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Crawl Space coversion from vented to non-vented

ronny2b | Posted in Energy Efficiency and Durability on

I am getting ready to begin insulating, sealing, and encapsulating the crawlspace under my house that I am renovating.   The current space is vented and I will be converting to unvented / conditioned space.   I have already completed the roof side of my work to unvented.

The house is wrapped with 2″ of polyiso along with another 1/2″ layer to get a good air seal on overlaps.  R15.   I will be insulating with air permiable the interior stud walls according to code for a combined R30.

The polyiso and siding extend below the sill plate and cover about 2″ of the concrete foundation.  The concrete extends down another 6 to 8 inches before there is dirt.   See attached diagram.

I will be putting foam board along the concrete inside the crawlspace and then air sealing the entire space with 12mil vapor barrier.  The crawlspace will be dehumidified as well as have vents to the main floor inside the house.  I will also be adding a passive radon system for code purposes as part of the process. (in case someone comments on this).

My question:   

Should I leave the space where the sill timber is alone and not put any insulation there to allow this to dry inward?   My thought is not to seal this for that reason.   If I want to insulate should I just put in some rockwool for added insulation?

I am zone 5,  2000ft, not a high snow area.   High prairie in eastern WA.   

Any thoughts will be helpful.  I plan on starting this in a few weeks.

 

 

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Replies

  1. Expert Member
    BILL WICHERS | | #1

    If you're in a termite zone, you'll want to leave an inspection gap at the top of the block, and just below the timber piece. That could double as a "drying area". I would still make sure to air seal the rim joist area, which in your case would include that timber piece. You could still insulate the timber/rim joist area though (see below).

    If you're not in a termite zone, I'd be sure to insulate that area. Do you have a capillary break on top of the masonry under the timber? If you don't, I'd consider adding one. To add a capillary break, you need to jack up the wood structure a little (~1/8" or so), then slide in a material suitable for the purpose -- I like to use 1/32" HDPE sheet for this since it's fairly stiffed and slippery, so it's easy to slide into a small gap. A capillary break will greatly reduce the chances of moisture issues with the wood that you want to insulate.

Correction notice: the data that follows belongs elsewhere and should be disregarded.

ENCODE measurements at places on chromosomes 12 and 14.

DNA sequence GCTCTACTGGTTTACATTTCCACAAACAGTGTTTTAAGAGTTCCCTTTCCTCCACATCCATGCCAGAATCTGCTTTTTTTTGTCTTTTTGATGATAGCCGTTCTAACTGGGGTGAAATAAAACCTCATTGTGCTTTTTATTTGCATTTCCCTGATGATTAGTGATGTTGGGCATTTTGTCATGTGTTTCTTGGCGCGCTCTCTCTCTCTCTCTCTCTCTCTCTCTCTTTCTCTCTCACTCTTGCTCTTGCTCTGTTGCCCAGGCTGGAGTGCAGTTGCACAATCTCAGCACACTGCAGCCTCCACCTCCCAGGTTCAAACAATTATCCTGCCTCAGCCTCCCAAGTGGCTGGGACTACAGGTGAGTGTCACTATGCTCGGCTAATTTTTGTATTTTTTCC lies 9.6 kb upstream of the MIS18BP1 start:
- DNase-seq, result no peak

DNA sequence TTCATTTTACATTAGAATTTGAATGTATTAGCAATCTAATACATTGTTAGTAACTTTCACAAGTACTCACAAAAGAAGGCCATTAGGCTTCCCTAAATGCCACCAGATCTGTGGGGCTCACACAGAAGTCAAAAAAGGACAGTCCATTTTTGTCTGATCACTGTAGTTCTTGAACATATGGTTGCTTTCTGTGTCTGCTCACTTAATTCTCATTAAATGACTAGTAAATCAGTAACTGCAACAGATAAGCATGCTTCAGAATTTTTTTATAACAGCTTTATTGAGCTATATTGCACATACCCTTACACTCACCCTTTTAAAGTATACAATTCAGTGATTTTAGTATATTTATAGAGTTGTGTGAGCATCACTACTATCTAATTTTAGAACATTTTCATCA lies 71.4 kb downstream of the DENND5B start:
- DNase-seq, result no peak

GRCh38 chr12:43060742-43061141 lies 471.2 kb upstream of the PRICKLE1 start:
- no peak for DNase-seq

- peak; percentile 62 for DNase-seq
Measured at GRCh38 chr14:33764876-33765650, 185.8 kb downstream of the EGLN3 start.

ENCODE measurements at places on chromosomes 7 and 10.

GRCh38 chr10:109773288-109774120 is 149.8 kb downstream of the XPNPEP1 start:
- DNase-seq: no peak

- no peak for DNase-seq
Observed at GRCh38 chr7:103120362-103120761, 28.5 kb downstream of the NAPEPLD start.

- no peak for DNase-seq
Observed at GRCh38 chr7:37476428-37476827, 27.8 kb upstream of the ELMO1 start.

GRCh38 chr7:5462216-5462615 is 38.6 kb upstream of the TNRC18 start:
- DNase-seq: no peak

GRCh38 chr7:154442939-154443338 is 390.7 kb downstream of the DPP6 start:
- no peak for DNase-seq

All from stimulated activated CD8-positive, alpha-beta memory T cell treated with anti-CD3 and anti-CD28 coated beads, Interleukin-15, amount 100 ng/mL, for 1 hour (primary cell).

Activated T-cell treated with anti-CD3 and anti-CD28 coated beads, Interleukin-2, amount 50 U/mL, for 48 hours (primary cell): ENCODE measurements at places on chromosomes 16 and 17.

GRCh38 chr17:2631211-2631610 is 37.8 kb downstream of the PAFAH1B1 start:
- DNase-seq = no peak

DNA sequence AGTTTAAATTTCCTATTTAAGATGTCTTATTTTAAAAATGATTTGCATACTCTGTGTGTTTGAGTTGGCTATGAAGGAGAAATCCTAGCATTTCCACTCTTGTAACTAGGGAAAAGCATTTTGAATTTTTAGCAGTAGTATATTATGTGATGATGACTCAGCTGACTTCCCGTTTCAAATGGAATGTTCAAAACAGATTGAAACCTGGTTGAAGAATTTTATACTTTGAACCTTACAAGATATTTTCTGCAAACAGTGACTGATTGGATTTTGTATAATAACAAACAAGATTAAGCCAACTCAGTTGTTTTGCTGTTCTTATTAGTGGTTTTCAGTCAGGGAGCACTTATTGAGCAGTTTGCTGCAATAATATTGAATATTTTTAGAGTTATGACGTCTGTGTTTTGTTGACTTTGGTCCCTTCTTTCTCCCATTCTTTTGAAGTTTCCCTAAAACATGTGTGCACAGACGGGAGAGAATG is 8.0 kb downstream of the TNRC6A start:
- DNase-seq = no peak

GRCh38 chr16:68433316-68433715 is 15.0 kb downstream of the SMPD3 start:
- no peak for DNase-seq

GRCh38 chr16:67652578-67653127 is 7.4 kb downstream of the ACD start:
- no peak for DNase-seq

The most vapor open way to insulate that timber and rim joist area is with EPS rigid foam panels, which is what I did in my own home since the exterior side is foil faced polyiso with zero drying ability. You can secure the EPS panels in place with canned foam around the edges, which will also help to get you a good air seal in this area. You do not want to use any type of fibrous insulation since you run the risk of moisture migrating through and condensing on the wood structure underneath, which will lead to rot and mold. Whatever type of insulation you choose needs to be something that will not allow for large amounts of moisture migration, which pretty much leaves rigid foam and spray foam as your only options. If code in your area requires some fire protection for the rim joist insulation, you can use mineral wool batts for that, and to also gain some R value, as long as you have a sufficiently thick layer of rigid foam against the rim joist itself. I usually use the slightly thinner (3") "Safe'n'Sound" mineral wool for this purpose.

    Bill

    1. ronny2b | | #2

      Thanks Bill,

      Not sure I can get a slip sheat under these timbers. Won't know for sure until I get into the project. The rest makes sense and I appreciate the suggestion to use EPS on this.

      Ron

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